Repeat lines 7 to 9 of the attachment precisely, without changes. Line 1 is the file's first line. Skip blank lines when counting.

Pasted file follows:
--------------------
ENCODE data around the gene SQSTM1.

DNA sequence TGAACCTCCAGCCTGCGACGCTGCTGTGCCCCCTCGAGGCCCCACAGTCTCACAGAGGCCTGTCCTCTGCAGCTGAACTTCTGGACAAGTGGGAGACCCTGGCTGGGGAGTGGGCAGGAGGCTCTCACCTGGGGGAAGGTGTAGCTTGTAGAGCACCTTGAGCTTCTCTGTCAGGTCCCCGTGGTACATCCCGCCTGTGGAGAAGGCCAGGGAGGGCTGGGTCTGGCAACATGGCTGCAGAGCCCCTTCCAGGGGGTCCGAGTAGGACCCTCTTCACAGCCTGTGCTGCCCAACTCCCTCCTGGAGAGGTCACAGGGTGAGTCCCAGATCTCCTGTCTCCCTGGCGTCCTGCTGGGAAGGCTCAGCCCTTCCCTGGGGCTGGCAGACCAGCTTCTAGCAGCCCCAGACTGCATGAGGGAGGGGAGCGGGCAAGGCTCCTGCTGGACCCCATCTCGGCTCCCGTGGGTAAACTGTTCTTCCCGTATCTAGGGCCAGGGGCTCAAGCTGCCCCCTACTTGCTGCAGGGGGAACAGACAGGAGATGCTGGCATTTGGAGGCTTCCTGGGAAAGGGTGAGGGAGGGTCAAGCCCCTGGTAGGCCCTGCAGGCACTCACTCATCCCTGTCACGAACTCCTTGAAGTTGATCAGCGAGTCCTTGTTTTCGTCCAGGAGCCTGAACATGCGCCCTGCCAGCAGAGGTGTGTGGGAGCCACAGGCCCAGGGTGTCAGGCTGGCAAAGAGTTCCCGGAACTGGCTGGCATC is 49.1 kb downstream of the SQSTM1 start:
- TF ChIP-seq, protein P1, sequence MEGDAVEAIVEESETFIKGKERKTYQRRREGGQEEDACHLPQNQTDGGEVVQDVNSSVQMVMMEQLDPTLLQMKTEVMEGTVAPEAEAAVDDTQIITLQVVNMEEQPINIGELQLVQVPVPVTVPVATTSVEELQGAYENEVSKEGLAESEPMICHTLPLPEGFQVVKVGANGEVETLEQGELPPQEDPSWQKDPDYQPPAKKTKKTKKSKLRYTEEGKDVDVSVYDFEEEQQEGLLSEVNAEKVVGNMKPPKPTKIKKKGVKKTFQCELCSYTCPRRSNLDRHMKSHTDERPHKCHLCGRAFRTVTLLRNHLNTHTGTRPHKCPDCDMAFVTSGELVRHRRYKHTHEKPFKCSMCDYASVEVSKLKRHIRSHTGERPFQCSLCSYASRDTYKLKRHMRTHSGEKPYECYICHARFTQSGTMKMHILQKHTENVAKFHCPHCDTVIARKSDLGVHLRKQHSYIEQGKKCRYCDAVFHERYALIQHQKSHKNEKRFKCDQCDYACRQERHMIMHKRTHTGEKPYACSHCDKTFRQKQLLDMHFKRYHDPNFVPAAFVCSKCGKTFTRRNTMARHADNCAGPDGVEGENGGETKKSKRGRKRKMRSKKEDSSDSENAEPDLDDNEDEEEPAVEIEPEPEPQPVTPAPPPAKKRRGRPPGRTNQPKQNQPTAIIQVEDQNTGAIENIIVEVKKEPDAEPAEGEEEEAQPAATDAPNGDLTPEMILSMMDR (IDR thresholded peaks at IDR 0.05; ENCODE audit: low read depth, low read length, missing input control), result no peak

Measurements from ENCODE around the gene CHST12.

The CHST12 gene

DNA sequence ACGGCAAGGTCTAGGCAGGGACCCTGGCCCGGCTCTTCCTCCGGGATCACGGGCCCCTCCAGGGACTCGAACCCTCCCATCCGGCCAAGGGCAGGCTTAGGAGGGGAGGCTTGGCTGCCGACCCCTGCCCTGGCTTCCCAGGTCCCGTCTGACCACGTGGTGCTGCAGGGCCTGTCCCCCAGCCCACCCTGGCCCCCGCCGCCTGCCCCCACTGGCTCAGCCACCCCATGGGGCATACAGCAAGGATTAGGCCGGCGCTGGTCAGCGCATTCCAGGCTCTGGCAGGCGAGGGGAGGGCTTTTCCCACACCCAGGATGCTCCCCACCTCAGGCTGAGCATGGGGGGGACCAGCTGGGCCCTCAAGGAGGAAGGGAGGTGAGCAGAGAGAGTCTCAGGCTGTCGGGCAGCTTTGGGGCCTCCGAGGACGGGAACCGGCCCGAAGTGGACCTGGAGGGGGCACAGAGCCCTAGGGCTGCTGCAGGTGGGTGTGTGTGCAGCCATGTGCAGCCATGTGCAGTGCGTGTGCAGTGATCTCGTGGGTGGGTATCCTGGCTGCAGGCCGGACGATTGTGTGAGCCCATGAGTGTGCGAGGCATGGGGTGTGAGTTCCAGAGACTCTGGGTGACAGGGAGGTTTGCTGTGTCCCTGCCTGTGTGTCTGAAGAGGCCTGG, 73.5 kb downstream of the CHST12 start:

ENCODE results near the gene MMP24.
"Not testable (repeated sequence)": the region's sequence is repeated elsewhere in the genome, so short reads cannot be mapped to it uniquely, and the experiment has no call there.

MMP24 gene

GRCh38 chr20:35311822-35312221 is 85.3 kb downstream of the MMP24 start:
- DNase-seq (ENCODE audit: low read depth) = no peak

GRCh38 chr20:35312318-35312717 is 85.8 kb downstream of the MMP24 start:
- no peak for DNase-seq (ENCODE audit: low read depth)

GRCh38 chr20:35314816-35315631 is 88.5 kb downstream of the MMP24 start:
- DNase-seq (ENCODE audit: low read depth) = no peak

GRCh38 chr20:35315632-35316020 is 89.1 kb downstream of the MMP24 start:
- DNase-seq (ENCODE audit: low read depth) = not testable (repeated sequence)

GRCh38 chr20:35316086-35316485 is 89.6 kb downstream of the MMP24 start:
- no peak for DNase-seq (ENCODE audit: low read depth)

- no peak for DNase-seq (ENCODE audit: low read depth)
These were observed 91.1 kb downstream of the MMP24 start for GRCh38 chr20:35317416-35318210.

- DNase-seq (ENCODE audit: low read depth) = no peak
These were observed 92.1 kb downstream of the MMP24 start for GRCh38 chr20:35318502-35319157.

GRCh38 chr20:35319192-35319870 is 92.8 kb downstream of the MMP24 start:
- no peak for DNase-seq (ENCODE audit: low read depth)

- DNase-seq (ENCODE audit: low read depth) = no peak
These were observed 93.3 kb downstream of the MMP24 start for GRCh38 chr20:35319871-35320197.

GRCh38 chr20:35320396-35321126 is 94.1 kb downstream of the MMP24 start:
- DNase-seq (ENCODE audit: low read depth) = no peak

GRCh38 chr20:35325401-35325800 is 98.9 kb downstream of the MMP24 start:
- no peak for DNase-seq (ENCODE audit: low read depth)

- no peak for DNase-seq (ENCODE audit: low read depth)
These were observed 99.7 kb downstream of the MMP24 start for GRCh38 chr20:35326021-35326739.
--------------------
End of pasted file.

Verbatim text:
ENCODE results near the gene MMP24.
"Not testable (repeated sequence)": the region's sequence is repeated elsewhere in the genome, so short reads cannot be mapped to it uniquely, and the experiment has no call there.

MMP24 gene